Paul from Farnborough, UK

Vic, if victory is critical for both teams when the Steelers come to town, will your heart and head be in alignment wanting a Packers victory? What emotions will you feel before and after the game?

I don't know. Ask me when it happens.

Scott from Cary, IL

I agree with you that I think we have a keeper in Scott Tolzien. A lot has been put on him in a short amount of time. Do you see he has the authority to call an audible?

It looked to me like he audibled on the Pierre-Paul play. The formation didn't change, but I have a feeling the play did. If that was the case, then how could Pierre-Paul have known what was coming? Please, trust me on this: Nobody can know for sure, not even the ex-jockos on NFL Network, what was supposed to happen on a play without the coaches revealing what was supposed to happen, and coaches never tell.

Paul from De Pere, WI

Will the better days arrive this year, Vic?

That's the big question, Paul. That's the one that's causing us all a lot of anxiety. I believe better days will arrive before this season is over, but will better days arrive while the Packers are still in the hunt? The worst thing that could happen to this team is for "look out" to arrive in December, but the Packers are out of playoff contention. Oh, how that would break my heart. You never want to be the hot team in December without a January. That's why Sunday's game is a must win. As Coach McCarthy is fond of saying, the Packers have to begin stacking success.

Annette from Vancouver, BC

Vic, how much time, if any, would teams spend practicing outside in preparation for cold-weather games like the one anticipated this Sunday?

You practice outside as much as you can, as long as the weather permits you to conduct a quality practice.


Falcons GM Thomas Dimitroff

Adam from Janesville, WI

You addressed how the Falcons GM said his team was old. They likely will enter a rebuilding period. Do you think that is a valid option, load up on talent, have your two or three-year window and then reload, vs. the Packers approach of always having that young, developing talent pushing for time.

The Falcons weren't built on a two or three-year window concept. Thomas Dimitroff is a draft-and-develop guy, but the Falcons achieved immediate success under Dimitroff and Mike Smith, and they didn't spend enough years at the top of the draft to acquire talent to widen their window. That's what's caused them to get old more quickly than you'd expect. Dimitroff recognized it and saw what was ahead, and that's why he made the big move up for Julio Jones. Again, time at the bottom of the draft is a field leveler. I can't think of any teams that have avoided its inevitability. The Steelers are good drafters, but time at the bottom has caught up to them. The Patriots have been the best at avoiding the curse of the bottom. Tom Brady makes a lot of things better, and Bill Belichick is a master at getting the most out of a little.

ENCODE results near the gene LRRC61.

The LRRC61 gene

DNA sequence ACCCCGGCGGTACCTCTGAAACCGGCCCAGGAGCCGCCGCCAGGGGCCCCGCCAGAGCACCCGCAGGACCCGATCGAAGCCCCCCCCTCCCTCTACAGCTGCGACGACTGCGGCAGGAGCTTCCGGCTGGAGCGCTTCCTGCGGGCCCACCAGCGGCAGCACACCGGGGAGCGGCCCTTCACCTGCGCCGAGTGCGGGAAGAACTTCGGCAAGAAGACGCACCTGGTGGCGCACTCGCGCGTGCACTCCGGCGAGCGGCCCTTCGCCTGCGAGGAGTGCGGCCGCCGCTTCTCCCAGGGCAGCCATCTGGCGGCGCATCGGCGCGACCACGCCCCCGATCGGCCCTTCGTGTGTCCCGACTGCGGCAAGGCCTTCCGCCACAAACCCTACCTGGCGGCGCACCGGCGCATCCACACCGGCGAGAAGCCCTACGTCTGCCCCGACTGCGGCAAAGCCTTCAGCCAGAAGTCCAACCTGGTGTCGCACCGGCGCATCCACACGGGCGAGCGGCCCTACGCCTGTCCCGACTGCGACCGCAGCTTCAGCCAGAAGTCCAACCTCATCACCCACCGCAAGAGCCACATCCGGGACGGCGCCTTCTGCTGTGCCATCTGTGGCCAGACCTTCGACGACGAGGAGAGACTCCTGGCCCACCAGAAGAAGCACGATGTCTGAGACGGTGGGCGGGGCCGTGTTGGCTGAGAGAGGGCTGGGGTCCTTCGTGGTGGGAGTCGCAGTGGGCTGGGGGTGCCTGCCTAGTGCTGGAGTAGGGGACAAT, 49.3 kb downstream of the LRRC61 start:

Jon from Green Bay, WI

Vic, you've answered tens of thousands of questions. What is your most memorable?

I'll meet one of my readers and he or she will say, "My favorite question was the one about …," and I'll think to myself, "Yeah, I remember that one." I have my own favorites. I'll never forget the "crows" guy. He was critical of the game day experience in Jacksonville and in his complaint he wrote that he was tired of "fighting crows" to get to his seat. I knew he meant he was tired of fighting crowds, but I couldn't avoid the opportunity to have a little fun with the guy, so I wrote something like, "You have to fight crows to get to your seat? That's unacceptable." It gave me a chuckle, but my inbox exploded with laughter. It became a classic. Years later, people would write in that crows caused them to get to their seat late. I also remember the guy that wanted to know how they got that yellow line on the field; he was talking about the one on TV that indicates where the first-down line is. We had an engaging and sincere conversation in "Ask Vic" for several days, during which several theories were advanced, including one involving invisible paint. Having fun is better than not having fun.

Bill from Raleigh, NC

Vic, Jordan Lynch is leading Northern Illinois to an undefeated season. He's a 65 percent passer and the team's leading rusher. Do you think he will make it in the NFL?

He's a great athlete and this is a great time to be an athletic quarterback. If he can make all of the throws, he will play in this league. The combine will be a critical event for him. That's where we'll find out if he can make all of the throws.

Jake from Tucson, AZ

What do we like about Scott Tolzien?

I'll tell you what I like: He keeps his eyes downfield. That's the first thing I look for in a young quarterback. Does he have pocket courage? If he doesn't have that, we can stop right there. Tolzien has it.